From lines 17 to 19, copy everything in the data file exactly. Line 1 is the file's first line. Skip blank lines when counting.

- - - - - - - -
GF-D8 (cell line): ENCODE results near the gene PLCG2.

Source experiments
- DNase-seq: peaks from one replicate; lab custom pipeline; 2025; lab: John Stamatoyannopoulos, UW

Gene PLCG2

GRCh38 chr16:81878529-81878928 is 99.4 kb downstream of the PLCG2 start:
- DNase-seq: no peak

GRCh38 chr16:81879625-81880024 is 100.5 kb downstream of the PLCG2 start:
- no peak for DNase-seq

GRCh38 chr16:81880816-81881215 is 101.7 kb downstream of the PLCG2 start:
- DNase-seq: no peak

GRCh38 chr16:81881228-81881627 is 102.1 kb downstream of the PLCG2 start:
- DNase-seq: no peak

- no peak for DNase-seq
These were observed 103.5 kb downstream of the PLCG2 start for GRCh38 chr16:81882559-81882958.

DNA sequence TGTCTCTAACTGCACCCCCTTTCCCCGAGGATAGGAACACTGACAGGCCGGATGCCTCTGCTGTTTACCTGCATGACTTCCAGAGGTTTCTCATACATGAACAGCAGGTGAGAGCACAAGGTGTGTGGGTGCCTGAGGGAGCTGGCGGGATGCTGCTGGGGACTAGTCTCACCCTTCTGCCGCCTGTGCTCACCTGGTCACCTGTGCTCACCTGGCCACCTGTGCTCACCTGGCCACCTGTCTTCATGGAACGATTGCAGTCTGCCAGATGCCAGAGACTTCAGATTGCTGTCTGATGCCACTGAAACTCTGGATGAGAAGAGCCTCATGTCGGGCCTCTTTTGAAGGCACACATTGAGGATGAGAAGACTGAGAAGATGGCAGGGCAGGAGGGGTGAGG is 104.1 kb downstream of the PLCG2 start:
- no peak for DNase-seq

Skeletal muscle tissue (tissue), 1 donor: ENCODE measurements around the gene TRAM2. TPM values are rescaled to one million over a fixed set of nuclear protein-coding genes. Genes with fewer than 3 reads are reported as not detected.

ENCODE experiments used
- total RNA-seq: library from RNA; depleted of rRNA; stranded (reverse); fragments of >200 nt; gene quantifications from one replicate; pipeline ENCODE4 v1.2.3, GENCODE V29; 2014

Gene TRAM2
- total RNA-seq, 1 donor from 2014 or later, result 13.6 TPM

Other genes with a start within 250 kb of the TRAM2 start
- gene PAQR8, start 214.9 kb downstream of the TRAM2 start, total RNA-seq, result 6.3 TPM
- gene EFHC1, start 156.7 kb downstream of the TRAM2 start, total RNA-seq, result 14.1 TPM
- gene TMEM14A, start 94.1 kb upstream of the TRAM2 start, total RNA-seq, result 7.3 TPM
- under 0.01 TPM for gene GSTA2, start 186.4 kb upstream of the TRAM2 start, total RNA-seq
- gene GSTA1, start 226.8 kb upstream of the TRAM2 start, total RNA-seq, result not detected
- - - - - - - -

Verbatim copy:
Skeletal muscle tissue (tissue), 1 donor: ENCODE measurements around the gene TRAM2. TPM values are rescaled to one million over a fixed set of nuclear protein-coding genes. Genes with fewer than 3 reads are reported as not detected.

ENCODE experiments used
- total RNA-seq: library from RNA; depleted of rRNA; stranded (reverse); fragments of >200 nt; gene quantifications from one replicate; pipeline ENCODE4 v1.2.3, GENCODE V29; 2014